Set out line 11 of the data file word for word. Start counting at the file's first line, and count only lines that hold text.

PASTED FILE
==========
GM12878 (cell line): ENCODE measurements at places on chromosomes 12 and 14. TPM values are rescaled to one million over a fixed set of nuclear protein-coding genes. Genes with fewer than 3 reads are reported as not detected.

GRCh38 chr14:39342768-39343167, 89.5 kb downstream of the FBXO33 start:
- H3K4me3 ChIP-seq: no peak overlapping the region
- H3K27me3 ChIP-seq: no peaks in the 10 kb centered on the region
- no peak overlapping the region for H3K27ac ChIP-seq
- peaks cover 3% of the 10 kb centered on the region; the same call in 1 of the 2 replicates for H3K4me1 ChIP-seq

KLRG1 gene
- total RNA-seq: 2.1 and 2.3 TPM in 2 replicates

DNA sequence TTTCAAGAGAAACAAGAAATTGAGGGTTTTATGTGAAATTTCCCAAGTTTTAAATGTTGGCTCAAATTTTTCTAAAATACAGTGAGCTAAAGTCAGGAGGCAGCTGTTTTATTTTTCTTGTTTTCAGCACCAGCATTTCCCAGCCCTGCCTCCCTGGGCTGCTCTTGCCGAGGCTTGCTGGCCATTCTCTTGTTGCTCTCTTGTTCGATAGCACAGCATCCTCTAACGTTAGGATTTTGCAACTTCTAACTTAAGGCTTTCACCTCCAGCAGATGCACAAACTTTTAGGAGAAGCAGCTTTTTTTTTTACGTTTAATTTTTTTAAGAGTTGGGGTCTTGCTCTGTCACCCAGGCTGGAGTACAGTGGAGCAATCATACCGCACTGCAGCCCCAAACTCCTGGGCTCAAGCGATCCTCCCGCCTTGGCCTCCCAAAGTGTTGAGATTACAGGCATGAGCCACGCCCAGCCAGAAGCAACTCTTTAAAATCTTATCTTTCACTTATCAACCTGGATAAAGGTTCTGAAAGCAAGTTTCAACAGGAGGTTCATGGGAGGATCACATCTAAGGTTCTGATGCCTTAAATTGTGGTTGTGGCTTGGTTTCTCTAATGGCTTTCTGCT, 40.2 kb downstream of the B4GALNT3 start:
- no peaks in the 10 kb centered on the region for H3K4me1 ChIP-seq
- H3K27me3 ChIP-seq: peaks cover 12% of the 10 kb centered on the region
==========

- H3K27me3 ChIP-seq: peaks cover 12% of the 10 kb centered on the region